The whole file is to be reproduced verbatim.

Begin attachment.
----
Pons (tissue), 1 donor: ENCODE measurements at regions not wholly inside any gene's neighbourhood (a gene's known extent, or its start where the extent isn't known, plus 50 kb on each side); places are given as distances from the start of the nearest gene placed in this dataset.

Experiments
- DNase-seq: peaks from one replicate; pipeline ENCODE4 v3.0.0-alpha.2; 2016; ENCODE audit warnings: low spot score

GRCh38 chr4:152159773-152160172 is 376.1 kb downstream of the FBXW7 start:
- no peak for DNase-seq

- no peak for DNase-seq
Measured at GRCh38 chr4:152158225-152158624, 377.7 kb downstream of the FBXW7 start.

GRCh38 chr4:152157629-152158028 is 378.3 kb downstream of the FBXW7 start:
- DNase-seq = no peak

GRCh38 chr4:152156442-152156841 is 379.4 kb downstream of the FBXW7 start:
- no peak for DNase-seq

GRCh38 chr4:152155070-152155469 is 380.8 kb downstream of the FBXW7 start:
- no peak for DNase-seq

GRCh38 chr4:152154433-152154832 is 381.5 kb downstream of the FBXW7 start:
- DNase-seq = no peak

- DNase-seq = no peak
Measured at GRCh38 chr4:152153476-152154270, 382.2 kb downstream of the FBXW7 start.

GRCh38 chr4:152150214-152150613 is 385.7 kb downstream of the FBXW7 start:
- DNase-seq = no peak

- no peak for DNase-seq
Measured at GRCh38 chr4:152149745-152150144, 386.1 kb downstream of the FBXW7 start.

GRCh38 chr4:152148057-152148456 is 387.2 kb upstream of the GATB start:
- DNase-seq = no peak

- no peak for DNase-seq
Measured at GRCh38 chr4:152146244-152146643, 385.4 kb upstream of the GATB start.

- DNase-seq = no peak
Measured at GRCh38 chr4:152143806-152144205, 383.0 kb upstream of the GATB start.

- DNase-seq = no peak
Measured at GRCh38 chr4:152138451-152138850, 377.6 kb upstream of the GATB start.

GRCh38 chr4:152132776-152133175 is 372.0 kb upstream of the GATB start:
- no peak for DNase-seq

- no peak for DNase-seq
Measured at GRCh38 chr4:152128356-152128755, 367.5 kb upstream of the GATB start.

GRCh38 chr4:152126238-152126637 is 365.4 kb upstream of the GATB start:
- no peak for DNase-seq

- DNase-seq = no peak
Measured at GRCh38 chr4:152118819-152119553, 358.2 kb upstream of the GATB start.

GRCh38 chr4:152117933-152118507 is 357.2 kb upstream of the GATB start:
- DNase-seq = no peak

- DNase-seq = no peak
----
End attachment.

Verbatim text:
Pons (tissue), 1 donor: ENCODE measurements at regions not wholly inside any gene's neighbourhood (a gene's known extent, or its start where the extent isn't known, plus 50 kb on each side); places are given as distances from the start of the nearest gene placed in this dataset.

Experiments
- DNase-seq: peaks from one replicate; pipeline ENCODE4 v3.0.0-alpha.2; 2016; ENCODE audit warnings: low spot score

GRCh38 chr4:152159773-152160172 is 376.1 kb downstream of the FBXW7 start:
- no peak for DNase-seq

- no peak for DNase-seq
Measured at GRCh38 chr4:152158225-152158624, 377.7 kb downstream of the FBXW7 start.

GRCh38 chr4:152157629-152158028 is 378.3 kb downstream of the FBXW7 start:
- DNase-seq = no peak

GRCh38 chr4:152156442-152156841 is 379.4 kb downstream of the FBXW7 start:
- no peak for DNase-seq

GRCh38 chr4:152155070-152155469 is 380.8 kb downstream of the FBXW7 start:
- no peak for DNase-seq

GRCh38 chr4:152154433-152154832 is 381.5 kb downstream of the FBXW7 start:
- DNase-seq = no peak

- DNase-seq = no peak
Measured at GRCh38 chr4:152153476-152154270, 382.2 kb downstream of the FBXW7 start.

GRCh38 chr4:152150214-152150613 is 385.7 kb downstream of the FBXW7 start:
- DNase-seq = no peak

- no peak for DNase-seq
Measured at GRCh38 chr4:152149745-152150144, 386.1 kb downstream of the FBXW7 start.

GRCh38 chr4:152148057-152148456 is 387.2 kb upstream of the GATB start:
- DNase-seq = no peak

- no peak for DNase-seq
Measured at GRCh38 chr4:152146244-152146643, 385.4 kb upstream of the GATB start.

- DNase-seq = no peak
Measured at GRCh38 chr4:152143806-152144205, 383.0 kb upstream of the GATB start.

- DNase-seq = no peak
Measured at GRCh38 chr4:152138451-152138850, 377.6 kb upstream of the GATB start.

GRCh38 chr4:152132776-152133175 is 372.0 kb upstream of the GATB start:
- no peak for DNase-seq

- no peak for DNase-seq
Measured at GRCh38 chr4:152128356-152128755, 367.5 kb upstream of the GATB start.

GRCh38 chr4:152126238-152126637 is 365.4 kb upstream of the GATB start:
- no peak for DNase-seq

- DNase-seq = no peak
Measured at GRCh38 chr4:152118819-152119553, 358.2 kb upstream of the GATB start.

GRCh38 chr4:152117933-152118507 is 357.2 kb upstream of the GATB start:
- DNase-seq = no peak

- DNase-seq = no peak